Within minutes, waves of pleasure were washing over me. A true happiness nestled deep in my heart. Joy coursed up my legs, across my chest and down my arms. The drugs  were clearly working.

Drugs get such a bad rep, but they’re great. This was like one of those orgasms Sting has.

I was led into the preparation area. Here at last I saw evidence of hand washing and vinyl gloves. Not that I cared at this stage. The drugs were making me too happy for that.

I was made to take off my shoes and put on a pair of flip flops. Sterile flip flops. Surgical flip flops. I was given a hospital gown. Of course they had nothing my size. One nurse held the gown together while another pinned and taped me into the gown. I didn’t care about the shame. The drugs made me far too happy for that.

I was made to sit down and was given a few eye drops. The area around my eyes was cleaned and painted yellow. I was ready for surgery.

The surgeon came out and gave me instructions for the surgery. I was to look at the red light and not move my eyes. OK. That sounds fine. You could have told me to do anything while on these drugs and I would have agreed.

I was led into the operating theatre. I felt no fear. I got to the trolley and was helped onto it. It was a narrow trolley and even when my limbs aren’t floppy from drugs, I’m not very athletic when it comes to climbing up onto high surfaces. Two short nurses wrestled me onto the table. I imagine it looked something like a pair of circus trainers trying to get a walrus onto a gymnastics balance beam.

I was told to move down the table. In my drug-addled mind, I suddenly got upset. I asked, in a panic, “Which way is down?” on the brink of tears. I soon calmed down again.

They rolled the trolley towards the giant laser apparatus.

And then, my moment of shame.

I was too big. The laser equipment was fixed to the wall. It wouldn’t fit over my elephantine body. I couldn’t have the surgery.

The surgeons and nurses all started arguing in Vietnamese. Two of them stood me up. The main surgeon came to me and said that they wouldn’t be able to operate today. She had a proposal. They would take the wheels off the trolley. Then I would probably fit. I could come in the following day to test the height of the new trolley and then have the surgery on Friday. But I had a flight booked to Hanoi. And I wouldn’t be in Vietnam long enough to get my 7-day check-up. There wasn’t going to be an operation. All around me, Vietnamese doctors and nurses laughed and shook their heads and thankfully the drugs insulated my dignity.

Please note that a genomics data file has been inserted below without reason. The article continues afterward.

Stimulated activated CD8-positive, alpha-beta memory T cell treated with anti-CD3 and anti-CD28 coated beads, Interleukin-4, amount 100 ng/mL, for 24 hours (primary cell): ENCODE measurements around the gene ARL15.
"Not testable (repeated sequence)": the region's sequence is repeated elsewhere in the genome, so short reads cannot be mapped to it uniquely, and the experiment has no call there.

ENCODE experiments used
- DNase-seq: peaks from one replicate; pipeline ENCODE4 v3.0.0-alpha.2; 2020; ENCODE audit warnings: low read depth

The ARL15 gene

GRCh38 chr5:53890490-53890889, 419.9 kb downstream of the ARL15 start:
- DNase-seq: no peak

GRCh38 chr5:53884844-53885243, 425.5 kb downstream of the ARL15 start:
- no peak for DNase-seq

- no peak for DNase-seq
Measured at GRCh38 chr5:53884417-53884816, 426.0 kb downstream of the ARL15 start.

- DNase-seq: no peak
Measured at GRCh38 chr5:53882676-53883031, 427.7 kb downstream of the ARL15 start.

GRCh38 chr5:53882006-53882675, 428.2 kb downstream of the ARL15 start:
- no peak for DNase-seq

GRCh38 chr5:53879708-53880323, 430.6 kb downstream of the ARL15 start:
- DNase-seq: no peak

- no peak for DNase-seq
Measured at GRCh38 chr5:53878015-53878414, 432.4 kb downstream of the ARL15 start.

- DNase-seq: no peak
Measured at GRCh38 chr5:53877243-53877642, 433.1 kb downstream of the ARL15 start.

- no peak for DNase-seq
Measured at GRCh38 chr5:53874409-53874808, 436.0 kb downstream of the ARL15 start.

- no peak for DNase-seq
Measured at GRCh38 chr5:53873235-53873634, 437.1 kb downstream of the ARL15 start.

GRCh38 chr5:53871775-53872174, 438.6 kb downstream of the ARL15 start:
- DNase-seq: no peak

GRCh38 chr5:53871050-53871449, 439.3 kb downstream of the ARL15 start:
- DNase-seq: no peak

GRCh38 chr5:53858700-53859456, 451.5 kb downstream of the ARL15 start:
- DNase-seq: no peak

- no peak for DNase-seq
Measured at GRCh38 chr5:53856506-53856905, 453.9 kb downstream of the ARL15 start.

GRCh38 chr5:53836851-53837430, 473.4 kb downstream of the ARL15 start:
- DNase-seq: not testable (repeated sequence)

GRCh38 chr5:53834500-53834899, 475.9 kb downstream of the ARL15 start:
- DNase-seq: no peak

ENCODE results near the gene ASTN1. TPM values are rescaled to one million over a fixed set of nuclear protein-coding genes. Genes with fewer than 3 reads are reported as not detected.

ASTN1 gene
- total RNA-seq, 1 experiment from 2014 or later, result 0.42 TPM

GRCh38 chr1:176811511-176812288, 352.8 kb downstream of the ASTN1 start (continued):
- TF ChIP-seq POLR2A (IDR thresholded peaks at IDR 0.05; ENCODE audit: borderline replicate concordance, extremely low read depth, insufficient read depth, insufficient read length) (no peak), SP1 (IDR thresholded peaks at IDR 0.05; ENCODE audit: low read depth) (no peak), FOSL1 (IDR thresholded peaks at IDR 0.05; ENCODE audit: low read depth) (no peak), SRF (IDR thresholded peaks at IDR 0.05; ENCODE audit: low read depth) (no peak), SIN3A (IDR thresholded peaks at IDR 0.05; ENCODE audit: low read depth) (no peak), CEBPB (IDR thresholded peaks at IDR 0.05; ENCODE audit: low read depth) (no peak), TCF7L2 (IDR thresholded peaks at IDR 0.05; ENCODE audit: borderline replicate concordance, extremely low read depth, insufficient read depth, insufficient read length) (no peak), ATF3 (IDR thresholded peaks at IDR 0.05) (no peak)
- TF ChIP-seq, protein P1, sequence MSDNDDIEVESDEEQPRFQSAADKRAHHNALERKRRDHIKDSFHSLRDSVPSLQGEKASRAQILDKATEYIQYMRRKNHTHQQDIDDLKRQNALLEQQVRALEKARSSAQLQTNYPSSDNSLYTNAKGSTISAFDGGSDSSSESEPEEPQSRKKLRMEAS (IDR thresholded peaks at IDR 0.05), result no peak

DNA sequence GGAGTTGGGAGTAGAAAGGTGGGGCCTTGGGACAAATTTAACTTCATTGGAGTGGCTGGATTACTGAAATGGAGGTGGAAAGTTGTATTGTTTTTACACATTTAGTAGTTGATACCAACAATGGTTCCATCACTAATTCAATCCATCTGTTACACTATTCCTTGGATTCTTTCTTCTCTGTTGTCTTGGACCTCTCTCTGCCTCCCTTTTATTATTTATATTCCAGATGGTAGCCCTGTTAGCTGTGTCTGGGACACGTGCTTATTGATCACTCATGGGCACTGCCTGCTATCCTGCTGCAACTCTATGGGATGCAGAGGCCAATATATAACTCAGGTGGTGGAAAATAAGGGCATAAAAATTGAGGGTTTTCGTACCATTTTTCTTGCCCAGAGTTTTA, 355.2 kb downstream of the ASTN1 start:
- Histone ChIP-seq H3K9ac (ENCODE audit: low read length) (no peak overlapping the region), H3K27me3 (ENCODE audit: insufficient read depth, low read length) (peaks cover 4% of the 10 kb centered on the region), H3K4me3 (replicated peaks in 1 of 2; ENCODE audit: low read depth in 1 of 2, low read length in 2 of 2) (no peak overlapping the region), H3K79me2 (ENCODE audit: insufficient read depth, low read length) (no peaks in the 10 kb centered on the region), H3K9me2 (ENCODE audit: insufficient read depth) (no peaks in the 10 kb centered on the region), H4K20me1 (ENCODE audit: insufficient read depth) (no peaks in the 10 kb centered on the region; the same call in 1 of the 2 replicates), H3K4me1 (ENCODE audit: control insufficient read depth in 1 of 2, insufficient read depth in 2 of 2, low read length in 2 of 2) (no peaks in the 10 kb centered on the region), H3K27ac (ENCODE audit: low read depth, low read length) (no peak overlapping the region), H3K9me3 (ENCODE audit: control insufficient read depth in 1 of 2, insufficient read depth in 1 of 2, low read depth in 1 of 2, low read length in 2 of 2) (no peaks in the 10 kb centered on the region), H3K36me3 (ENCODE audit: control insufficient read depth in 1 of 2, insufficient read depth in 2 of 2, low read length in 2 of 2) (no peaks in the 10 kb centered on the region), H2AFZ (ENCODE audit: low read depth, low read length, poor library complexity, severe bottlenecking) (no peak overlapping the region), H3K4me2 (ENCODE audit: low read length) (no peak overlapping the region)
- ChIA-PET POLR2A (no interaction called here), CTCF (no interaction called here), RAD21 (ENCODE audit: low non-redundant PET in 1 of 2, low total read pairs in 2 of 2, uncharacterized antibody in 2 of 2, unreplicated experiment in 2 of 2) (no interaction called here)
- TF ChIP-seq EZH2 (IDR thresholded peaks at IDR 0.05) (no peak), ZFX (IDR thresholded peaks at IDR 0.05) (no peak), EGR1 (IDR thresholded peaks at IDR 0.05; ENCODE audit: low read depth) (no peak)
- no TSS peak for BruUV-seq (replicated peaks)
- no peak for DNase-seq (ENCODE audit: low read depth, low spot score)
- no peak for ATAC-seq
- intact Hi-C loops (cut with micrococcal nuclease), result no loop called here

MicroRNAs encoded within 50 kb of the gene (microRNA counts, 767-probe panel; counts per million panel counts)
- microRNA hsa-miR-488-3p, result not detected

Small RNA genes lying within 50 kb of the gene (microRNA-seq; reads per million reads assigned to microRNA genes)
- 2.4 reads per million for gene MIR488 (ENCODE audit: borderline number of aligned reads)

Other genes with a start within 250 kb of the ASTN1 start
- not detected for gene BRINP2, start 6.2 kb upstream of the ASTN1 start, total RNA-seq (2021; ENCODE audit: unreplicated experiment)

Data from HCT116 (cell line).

I sat in the waiting room for an hour, in a haze of narcotics and shame, giggling intermittently at the silliness of it all. Then one of the receptionists came to me. It was going to be difficult to refund me as I had paid by card. Could I come back after 3:00pm? At this stage I would have agreed to anything.

I went home in another taxi, still giggling. I spent three hours at home, fitfully sleeping, feeling at turns joyful, amused, ashamed and sick.

I got another taxi at 4:00 back to the hospital. The receptionist looked at me shamefacedly and asked if I could come back the next day for my refund. At this stage, the drugs were beginning to wear off and I snapped, telling her that I had just been in my 5th taxi of the last two days, coming and going to the eye hospital.

She said she’d get me the money and she led me out the back of the hospital. We walked through a few laneways and up a flight of stairs. Was I going to get murdered? I was led into a nice sitting room where two teenagers were sitting, eating their dinner and watching TV. This was a family home, there were Tet cards all over the wall and dinner was in full swing. It appeared it was the home of the hospital’s owner. The owner, an older woman, went to a safe in the corner and counted out my refund: 145 banknotes, which I still have in my pocket.

At least I have enough money to enjoy my last ten days in Vietnam. Also, I really did enjoy the drugs.